I was left these two Micrometers and wondered what they were used for,one has a rotary dial and a rubber"tire" on one end that turns the dial when rotatedit is marked Starett, pat march 28,1905.The other is also marked Starett and on the bottom with the notch is says "Kent-Moore" 1.200"-3.300" and 1.180"-BAR.Thanks Rick
The top one is not a micrometer, it is a speed calculator for line shaft (or any turning shaft) the bottom one is for setting the cutters on a line boring machine. They are hard to find, I've looked for years for one for my K R Wilson combinatioin machine. This one was probably made for a Kent-Moore bar. It would bring pretty good money if you wanted to sell it.
Stan, thanks for the information, my grandfather was a Chevrolet dealer/ mechanic in the 20s and 30s until the depression that was when you sold them and fixed them in the small towns.The rotary one would go very fast on a shaft wouldn't it?i have not checked the movement in revolutions.Since i don't have any Kent-Moore anything i will probably sell it.
The top one would have a little rubber pointed tip on it that could be held in the center point of a turning shaft such as a line shaft or machine running off a line shaft, a threshing machine drive belt, etc. By timing the number of turns of the little dial in a minute, it gives the revolutions per minute. At 100 RPM it would turn "button to button" once(look on the face at the two little buttons) at 1000 RPM it would turn ten times in a minute, at 2000 rpm it would turn 20 times, etc. You held it in your hand with your thumb on the button--point on the shaft-- and counted the number of times the moving button went under your thumb while holding your pocket watch in your other hand. Of course, you could just watch it, too. But many of these I have seen have the numbers on the dial about wore away from turning under a thumb. The other numbers around the dial are fractions or percents of a turn. I can't see in your picture but many of them have two sets of numbers, on for each direction of the turning shaft. In the book that came with them there is a chart of speeds for number of turns and fractions, etc. Somewhere in all my stuff I have a virtually new one of those in a box. They must have sold a million of them. I think every blacksmith and machinist would have had one, every steam engine operator, etc.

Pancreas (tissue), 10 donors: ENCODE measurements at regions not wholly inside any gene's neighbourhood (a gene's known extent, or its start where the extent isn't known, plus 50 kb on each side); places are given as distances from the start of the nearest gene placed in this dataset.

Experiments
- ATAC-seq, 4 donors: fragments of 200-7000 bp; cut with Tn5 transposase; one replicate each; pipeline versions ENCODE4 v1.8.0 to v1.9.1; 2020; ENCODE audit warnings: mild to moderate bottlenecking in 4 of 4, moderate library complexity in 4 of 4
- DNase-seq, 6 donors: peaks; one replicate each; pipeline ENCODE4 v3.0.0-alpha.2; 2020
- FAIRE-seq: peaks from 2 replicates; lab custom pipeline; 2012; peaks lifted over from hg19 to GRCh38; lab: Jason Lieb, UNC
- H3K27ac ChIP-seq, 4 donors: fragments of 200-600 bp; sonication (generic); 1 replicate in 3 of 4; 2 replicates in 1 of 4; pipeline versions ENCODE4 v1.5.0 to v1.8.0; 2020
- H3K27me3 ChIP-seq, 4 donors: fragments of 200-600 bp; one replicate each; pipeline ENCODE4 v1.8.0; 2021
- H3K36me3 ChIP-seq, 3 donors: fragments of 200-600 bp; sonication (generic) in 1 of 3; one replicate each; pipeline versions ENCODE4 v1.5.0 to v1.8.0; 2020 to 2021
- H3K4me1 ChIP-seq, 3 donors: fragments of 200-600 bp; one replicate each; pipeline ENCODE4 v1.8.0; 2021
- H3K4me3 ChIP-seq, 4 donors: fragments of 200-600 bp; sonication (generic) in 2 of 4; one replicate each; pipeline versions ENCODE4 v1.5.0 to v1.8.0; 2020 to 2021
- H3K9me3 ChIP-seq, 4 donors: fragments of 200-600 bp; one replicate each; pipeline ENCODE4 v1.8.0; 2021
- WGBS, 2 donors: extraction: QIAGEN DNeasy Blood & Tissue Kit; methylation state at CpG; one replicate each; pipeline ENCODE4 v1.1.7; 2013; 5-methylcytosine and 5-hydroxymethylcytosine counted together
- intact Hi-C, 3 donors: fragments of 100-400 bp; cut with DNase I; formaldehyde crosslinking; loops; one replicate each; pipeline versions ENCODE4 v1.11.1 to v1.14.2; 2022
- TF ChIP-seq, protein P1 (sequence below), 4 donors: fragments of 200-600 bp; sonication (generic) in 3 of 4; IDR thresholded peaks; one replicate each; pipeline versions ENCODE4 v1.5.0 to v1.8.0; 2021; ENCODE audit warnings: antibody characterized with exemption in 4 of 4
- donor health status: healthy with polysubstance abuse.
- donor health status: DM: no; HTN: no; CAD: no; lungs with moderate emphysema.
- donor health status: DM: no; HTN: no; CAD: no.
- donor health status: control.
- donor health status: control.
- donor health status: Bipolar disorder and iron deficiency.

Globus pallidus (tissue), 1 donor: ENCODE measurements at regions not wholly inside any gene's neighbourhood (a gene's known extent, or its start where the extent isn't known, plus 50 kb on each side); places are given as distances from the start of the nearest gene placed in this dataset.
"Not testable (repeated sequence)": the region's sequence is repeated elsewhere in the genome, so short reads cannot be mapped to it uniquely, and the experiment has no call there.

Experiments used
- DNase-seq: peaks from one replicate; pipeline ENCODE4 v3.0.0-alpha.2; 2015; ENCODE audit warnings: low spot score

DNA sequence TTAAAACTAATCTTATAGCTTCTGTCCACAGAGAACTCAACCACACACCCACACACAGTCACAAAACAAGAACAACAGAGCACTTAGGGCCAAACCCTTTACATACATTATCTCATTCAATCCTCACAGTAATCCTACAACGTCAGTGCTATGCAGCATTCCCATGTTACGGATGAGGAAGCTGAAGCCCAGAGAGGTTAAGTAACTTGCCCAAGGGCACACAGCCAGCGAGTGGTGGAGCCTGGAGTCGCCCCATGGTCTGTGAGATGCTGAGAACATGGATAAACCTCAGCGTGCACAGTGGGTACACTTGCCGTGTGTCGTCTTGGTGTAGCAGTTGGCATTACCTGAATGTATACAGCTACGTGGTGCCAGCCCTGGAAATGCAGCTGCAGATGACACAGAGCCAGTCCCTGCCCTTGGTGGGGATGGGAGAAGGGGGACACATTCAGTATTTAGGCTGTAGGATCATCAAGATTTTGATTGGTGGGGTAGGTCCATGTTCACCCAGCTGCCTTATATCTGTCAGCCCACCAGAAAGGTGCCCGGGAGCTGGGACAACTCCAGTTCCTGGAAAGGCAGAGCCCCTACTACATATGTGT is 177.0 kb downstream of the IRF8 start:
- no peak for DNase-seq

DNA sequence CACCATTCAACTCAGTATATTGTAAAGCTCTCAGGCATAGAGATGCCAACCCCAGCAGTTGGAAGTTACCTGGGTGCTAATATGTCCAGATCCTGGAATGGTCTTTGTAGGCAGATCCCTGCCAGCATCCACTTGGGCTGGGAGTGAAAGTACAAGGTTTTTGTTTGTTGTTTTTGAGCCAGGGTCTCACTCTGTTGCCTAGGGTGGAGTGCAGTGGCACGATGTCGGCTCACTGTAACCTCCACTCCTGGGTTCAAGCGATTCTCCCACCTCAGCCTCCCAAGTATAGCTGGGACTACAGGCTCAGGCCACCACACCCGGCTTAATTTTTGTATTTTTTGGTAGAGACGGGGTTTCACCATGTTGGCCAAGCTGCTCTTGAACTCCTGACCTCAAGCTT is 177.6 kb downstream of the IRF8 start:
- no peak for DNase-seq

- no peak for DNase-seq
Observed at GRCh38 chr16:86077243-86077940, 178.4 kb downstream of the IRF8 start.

Stan, it does have numbers going both ways and they are not worn,thanks for the info on how it works ,i will try it on a small slow motor.I sent you a e-mail off forum.
Stan. What is the dia of the KR Wilson bar?
Would something like this do you any good?
It would have to be calibrated, as the thimble starts out at 1.500.
Some of the KR bars are 1.125, some are 1.065, some are 1 inch. That looks like something I could make work, I've never seen a real K R Wilson one so I don't know exactly what they look like.
Actually, that would be 1.0625, wouldn't it.
And that would be ..........wouldn't it? Old and senile.
Just came in from trying to start the neighbor lady's 1981 Plymouth Reliant. She is from Cameroon, doesn't understand cold weather very well, let alone ten below and the wind blowing. She is a preacher so I have to watch my mouth, too.
I have one of those tachometers NOS in the box, complete with instructions, somewhere in the garage. It was the type used for crypto teletype machines, among other things.
That micrometer shown looks pretty good.
So if it is calibrated to start at 1.5" it must be for something like a 1 1/4" bar.
Anyway if you are prepare to part with it and Stan passes please let me know and I will buy it for the local T club to use with the club's equipment
I would recalibrate it to use with a 1 1/16" bar (Stan I can do fractions faster that i can write decimals).